Clearly, Rasheed Wallace is one of the most intriguing players in recent league history to NBA bloggers. The pre-All-Star Break rumors, which to this point have turned out to be untrue, that he’d come out of retirement to play for the Lakers have sparked a bunch of looks back at his really interesting career. The latest is from Grantland’s Jay Caspian Kang:
Rasheed Wallace excelled at two basketball things. The first: He was an elite one-on-one post defender who could match up against Tim Duncan or Kevin Garnett or Tracy McGrady without needing a double-team. Basketball’s ongoing love affair with Tyson Chandler has helped elevate the perceived importance of this particular skill, but there’s no reliable way to measure just how much impact this has on a team’s overall defense. The second: Rasheed Wallace, by all accounts, understood the pace and rhythm of the game. He knew when he should go on the block, he knew when he should shoot from the top of the arc, he knew when to defer to hot teammates. These instincts and the accuracy with which they are applied get lost somewhere in the vagaries of “basketball IQ,” the extremes of which are easy to spot.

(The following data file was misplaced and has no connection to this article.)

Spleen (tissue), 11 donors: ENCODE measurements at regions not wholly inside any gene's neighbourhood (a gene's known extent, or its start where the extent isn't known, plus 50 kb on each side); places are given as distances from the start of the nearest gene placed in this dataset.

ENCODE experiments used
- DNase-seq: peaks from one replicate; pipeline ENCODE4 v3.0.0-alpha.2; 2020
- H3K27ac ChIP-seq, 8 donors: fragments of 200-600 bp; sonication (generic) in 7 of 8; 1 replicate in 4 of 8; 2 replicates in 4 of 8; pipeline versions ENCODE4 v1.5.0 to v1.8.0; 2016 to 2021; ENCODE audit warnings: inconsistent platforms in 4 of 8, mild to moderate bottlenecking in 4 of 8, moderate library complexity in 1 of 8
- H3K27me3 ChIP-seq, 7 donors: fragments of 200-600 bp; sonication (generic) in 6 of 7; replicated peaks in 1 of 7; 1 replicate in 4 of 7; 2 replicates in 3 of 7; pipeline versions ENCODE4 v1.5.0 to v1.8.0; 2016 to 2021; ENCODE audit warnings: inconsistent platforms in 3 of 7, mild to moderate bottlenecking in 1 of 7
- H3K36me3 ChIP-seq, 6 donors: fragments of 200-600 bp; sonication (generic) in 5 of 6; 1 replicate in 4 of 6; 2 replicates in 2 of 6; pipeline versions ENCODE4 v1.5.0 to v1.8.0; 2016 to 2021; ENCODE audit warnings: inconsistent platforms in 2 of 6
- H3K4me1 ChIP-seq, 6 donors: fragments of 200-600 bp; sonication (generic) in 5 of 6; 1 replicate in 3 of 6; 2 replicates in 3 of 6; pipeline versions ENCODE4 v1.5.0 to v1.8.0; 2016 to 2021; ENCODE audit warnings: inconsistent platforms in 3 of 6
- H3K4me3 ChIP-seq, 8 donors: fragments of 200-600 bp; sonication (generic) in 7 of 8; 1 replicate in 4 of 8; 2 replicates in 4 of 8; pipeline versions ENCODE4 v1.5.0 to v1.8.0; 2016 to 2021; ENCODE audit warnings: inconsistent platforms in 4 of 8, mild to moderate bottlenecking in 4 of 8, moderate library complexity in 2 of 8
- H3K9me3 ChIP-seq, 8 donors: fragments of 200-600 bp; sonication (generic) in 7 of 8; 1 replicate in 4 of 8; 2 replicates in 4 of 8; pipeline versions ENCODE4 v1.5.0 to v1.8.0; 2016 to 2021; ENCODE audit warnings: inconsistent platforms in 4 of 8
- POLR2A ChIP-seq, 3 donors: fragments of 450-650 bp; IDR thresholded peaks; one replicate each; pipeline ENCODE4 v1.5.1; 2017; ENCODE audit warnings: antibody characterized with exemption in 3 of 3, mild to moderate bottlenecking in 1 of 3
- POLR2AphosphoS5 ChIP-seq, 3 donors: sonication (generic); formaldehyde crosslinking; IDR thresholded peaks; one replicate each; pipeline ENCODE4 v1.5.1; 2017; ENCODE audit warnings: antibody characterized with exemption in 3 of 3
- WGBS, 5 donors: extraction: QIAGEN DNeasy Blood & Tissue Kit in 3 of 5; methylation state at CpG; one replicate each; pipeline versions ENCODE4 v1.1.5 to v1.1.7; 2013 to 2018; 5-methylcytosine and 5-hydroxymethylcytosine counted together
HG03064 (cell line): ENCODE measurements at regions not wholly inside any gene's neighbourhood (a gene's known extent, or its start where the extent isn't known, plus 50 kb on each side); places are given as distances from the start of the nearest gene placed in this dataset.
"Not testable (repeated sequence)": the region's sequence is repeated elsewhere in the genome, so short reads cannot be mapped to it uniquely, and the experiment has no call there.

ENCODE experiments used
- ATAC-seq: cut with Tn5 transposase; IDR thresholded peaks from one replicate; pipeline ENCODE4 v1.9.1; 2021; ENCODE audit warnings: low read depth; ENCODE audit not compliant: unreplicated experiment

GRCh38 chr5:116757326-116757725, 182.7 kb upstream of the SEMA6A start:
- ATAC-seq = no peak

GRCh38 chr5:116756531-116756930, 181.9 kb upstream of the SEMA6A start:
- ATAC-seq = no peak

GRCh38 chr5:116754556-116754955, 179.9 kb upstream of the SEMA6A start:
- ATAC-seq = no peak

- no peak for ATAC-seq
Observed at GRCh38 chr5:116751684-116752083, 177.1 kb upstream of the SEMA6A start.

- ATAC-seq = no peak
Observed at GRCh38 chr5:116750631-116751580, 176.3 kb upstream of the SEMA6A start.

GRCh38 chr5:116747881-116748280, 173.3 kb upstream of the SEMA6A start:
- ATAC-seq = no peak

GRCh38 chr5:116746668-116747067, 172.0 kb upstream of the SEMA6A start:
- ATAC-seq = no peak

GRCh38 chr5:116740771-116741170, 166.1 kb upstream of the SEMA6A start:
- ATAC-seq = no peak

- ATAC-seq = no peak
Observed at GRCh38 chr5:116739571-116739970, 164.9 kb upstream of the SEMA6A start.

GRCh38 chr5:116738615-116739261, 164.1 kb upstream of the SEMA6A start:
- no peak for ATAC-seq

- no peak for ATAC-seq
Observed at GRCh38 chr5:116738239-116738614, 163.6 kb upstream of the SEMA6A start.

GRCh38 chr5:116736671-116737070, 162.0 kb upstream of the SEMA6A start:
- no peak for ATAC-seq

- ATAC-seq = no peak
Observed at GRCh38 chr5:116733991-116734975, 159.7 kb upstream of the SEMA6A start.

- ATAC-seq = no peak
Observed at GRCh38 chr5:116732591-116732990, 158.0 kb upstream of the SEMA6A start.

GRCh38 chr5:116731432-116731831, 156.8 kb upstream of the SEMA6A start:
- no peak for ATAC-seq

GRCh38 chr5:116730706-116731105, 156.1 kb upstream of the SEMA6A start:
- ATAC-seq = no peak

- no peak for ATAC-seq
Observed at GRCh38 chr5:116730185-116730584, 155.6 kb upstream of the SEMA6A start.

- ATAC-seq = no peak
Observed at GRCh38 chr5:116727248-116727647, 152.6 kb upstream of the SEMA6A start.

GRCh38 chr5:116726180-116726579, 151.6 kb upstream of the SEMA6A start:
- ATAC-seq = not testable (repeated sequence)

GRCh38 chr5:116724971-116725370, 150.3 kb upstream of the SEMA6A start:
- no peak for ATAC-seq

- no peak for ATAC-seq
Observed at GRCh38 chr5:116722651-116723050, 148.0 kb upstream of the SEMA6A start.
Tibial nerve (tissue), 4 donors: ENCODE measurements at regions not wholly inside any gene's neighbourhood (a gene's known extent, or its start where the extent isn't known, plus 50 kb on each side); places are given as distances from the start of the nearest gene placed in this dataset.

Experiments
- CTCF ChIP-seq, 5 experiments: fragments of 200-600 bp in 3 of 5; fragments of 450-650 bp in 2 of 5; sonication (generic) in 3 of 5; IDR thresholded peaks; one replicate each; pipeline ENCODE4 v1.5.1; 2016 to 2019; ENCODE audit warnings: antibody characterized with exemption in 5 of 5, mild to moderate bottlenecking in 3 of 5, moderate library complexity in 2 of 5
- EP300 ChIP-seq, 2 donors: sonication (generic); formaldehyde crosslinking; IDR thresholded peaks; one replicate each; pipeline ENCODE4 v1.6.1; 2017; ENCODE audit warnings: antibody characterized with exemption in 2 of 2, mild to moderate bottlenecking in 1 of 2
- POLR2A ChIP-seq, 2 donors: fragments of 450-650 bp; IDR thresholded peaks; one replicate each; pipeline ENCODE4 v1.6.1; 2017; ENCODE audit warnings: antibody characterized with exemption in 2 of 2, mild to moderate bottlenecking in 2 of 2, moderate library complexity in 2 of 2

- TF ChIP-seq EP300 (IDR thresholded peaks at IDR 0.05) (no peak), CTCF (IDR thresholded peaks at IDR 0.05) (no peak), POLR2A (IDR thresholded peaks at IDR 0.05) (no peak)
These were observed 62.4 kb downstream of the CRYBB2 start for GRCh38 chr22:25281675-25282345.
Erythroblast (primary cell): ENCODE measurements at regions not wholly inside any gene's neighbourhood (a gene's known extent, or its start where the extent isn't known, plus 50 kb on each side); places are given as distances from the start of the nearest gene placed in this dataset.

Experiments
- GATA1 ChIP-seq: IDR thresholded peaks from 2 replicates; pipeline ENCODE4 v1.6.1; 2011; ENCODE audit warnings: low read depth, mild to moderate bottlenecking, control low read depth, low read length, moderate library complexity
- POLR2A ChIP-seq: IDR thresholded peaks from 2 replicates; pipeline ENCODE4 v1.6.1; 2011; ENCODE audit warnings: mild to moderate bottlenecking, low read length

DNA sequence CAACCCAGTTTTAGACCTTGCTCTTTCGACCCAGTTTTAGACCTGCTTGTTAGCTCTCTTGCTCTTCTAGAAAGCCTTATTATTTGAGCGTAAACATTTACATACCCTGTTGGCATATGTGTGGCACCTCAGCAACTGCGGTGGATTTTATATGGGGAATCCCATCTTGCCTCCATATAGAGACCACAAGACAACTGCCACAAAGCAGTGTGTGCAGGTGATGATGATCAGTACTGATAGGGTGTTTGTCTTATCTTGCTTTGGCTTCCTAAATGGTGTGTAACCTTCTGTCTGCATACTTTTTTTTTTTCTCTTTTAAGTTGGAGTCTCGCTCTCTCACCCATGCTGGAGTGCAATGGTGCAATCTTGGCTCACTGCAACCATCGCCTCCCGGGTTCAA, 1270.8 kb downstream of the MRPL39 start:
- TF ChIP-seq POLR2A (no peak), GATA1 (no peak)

I can’t do it justice with excerpts. It’s long, but well worth your time if you’re a ‘Sheed fan.